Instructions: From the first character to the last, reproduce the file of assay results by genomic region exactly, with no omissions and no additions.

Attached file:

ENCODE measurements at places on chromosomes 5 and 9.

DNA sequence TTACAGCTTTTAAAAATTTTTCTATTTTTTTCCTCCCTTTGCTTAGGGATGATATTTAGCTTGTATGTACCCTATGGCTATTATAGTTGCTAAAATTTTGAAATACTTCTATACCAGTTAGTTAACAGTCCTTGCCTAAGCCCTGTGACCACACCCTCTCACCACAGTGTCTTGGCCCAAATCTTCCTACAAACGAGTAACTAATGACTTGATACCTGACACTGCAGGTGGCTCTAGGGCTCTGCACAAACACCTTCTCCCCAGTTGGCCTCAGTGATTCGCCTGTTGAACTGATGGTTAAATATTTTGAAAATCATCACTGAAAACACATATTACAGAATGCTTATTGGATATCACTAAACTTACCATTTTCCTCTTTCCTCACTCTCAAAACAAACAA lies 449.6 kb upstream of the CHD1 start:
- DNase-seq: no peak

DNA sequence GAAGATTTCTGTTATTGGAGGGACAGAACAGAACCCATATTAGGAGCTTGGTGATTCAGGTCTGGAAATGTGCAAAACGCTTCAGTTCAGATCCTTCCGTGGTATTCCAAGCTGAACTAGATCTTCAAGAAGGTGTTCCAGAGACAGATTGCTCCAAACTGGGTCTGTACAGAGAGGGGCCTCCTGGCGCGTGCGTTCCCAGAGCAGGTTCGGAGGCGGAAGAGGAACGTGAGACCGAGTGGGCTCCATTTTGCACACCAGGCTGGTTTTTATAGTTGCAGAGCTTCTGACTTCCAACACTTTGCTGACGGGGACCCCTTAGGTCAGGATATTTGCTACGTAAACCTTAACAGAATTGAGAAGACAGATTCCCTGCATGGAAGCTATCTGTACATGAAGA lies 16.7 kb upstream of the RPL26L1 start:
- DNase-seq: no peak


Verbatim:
ENCODE measurements at places on chromosomes 5 and 9.

DNA sequence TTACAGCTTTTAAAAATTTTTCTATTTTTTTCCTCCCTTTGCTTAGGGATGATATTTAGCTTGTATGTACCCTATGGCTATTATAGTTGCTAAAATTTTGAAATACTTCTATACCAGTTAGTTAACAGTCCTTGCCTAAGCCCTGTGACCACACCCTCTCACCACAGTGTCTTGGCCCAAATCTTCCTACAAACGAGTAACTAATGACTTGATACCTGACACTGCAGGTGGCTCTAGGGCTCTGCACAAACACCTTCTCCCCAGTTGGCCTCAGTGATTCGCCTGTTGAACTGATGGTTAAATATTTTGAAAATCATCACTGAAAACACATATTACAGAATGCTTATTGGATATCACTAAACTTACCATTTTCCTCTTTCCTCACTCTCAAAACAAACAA lies 449.6 kb upstream of the CHD1 start:
- DNase-seq: no peak

DNA sequence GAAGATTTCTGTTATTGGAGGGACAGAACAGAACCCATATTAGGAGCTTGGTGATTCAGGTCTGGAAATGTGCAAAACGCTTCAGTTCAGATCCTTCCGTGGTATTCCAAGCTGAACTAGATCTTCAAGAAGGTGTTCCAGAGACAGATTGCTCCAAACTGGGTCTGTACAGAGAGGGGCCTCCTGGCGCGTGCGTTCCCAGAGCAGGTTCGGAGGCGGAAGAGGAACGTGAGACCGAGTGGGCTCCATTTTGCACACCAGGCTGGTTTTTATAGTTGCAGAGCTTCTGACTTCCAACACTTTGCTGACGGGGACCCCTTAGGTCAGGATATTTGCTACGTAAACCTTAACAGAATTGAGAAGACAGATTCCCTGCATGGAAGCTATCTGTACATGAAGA lies 16.7 kb upstream of the RPL26L1 start:
- DNase-seq: no peak